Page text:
Glasgow, Oregon

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Glasgow, Oregon
CDP
Coordinates: 43°26′04″N 124°12′40″W / 43.4345571°N 124.2112245°W / 43.4345571; -124.2112245Coordinates: 43°26′04″N 124°12′40″W / 43.4345571°N 124.2112245°W / 43.4345571; -124.2112245
Country United States
State Oregon
County Coos
Elevation 95[1] ft (29 m)
Population (2010)U.S. Census
 • Total 763[2]
Time zone Pacific (PST) (UTC-8)
 • Summer (DST) PDT (UTC-7)
GNIS feature ID 2611732

Glasgow is an unincorporated community in Coos County, Oregon, United States.[1] For statistical purposes, the United States Census Bureau has defined Glasgow as a census-designated place (CDP).[3] The census definition of the area may not precisely correspond to local understanding of the area with the same name. The place name for Glasgow in the Coos language is Kdet.[4]

Glasgow is located on the north side of Coos Bay, about 6 miles north of the city of Coos Bay, just east of U.S. Route 101.[5][6]

The community was founded by real estate speculators in the 1890s, including Henry L. Pittock, Phil Metschan, and Admiral Schley of the Pacific Coal & Transportation Company.[5] The community did not flourish until 30 years after its founding, when construction of Route 101 made Glasgow the northern terminus of the ferry[7] from North Bend, which was used to cross the bay prior to the completion of the Coos Bay Bridge.[5][8][9] The place was supposedly named by a Scot because it reminded him of Glasgow, Scotland, but the authors of Oregon Geographic Names were unable to verify this.[5]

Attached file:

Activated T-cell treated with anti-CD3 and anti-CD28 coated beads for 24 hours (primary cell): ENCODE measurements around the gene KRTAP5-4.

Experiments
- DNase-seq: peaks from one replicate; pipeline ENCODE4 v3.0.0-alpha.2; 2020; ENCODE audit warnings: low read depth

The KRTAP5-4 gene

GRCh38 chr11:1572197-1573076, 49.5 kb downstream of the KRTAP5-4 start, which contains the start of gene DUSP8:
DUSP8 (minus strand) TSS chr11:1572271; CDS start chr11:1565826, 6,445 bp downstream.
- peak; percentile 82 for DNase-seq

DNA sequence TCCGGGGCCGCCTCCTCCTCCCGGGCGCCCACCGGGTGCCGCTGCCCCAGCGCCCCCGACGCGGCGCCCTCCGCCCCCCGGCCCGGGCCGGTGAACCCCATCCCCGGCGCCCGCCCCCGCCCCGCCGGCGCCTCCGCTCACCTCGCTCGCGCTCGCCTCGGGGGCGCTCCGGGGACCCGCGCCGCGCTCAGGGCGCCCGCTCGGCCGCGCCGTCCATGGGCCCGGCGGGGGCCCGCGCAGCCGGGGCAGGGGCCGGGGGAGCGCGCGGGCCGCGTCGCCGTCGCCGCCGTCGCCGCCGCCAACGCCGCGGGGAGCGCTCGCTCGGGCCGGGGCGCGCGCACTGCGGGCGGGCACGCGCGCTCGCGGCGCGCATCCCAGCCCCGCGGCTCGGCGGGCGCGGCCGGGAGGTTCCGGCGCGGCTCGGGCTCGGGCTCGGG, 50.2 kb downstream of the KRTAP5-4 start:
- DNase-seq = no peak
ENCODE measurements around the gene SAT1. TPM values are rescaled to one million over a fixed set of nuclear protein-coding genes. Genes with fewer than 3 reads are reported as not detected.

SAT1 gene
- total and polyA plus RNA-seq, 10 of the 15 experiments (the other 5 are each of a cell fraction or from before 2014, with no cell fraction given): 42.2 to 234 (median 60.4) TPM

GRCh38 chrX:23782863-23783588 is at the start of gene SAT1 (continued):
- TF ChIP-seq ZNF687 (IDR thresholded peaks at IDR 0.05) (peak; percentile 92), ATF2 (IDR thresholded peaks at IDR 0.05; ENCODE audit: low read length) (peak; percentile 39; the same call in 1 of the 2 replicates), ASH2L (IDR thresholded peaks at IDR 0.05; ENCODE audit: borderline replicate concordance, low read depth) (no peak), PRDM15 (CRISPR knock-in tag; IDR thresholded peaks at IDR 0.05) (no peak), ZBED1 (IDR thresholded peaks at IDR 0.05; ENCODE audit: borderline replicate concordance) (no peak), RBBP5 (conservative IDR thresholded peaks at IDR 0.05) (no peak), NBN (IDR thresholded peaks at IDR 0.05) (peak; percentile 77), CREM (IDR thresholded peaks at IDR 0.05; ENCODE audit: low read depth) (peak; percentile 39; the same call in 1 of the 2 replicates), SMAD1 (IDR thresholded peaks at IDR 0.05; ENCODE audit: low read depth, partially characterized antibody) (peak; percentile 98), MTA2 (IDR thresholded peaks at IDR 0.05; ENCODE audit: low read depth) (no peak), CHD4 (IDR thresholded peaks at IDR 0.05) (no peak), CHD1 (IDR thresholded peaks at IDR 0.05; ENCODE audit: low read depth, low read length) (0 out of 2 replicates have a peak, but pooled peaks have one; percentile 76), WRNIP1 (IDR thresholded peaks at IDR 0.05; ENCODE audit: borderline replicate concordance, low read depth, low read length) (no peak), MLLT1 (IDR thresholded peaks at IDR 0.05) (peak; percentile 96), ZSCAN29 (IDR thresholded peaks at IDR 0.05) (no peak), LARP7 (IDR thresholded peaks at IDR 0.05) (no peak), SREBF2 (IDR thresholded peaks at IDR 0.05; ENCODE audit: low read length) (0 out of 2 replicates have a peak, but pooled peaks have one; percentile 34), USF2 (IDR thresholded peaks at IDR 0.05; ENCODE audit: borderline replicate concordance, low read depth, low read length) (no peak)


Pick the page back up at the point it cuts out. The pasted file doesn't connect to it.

Glasgow has a store and a Grange hall, the North Bayside Grange, also known as the Glasgow Grange, that was built in 1928.[10][11] A humorous sign at the store states that the community's population is "275.5", the .5 for store owner and "Self-proclaimed mayor", Jack S. Stevens.[12][13][14]

References[edit]

  1. ^ a b "Glasgow". Geographic Names Information System. United States Geological Survey. November 28, 1980. Retrieved April 6, 2014. 
  2. ^ "American Fact Finder". United States Census Bureau. Retrieved April 6, 2014. 
  3. ^ "Glasgow Census Designated Place". Geographic Names Information System. United States Geological Survey. April 14, 2010. Retrieved April 6, 2014. 
  4. ^ "Hanis for Beginners". Confederated Tribes of Coos, Lower Umpqua and Siuslaw Indians. 2001. Retrieved April 6, 2014. 
  5. ^ a b c d McArthur, Lewis A.; McArthur, Lewis L. (2003) [First published 1928]. Oregon Geographic Names (7th ed.). Portland, Oregon: Oregon Historical Society Press. p. 404. ISBN 9780875952772. OCLC 53075956. 
  6. ^ Oregon Atlas & Gazetteer (7th ed.). Yarmouth, Maine: DeLorme. 2008. p. 51. ISBN 0-89933-347-8. 
  7. ^ The Roosevelt until 1929, and the Oregon until 1936.
  8. ^ "A Selective Chronology of South Coast History: 1900 - Present". Coos Historical & Maritime Museum. Retrieved April 6, 2014. 
  9. ^ Hull, Lise (2007). Coos County. Images of America. Arcadia Publishing. p. 17. ISBN 0-7385-4803-0. 
  10. ^ "The Glasgow Gathering is here…". Idyltime. Retrieved April 6, 2014. 
  11. ^ "Oregon State News of General Interest". The Times (Brownsville, Oregon). August 30, 1928. Retrieved April 6, 2014. 
  12. ^ "Glasgow, Oregon". Population Signs on Waymarking.com. Waymarking.com. Retrieved April 6, 2014. 
  13. ^ "Glasgow, Scotland meet Glasgow, Oregon". KCBY. June 8, 2009. Retrieved April 6, 2014. 
  14. ^ Musicar, Jessica (June 18, 2009). "From Glasgow to Glasgow". The World. Retrieved April 6, 2014. 

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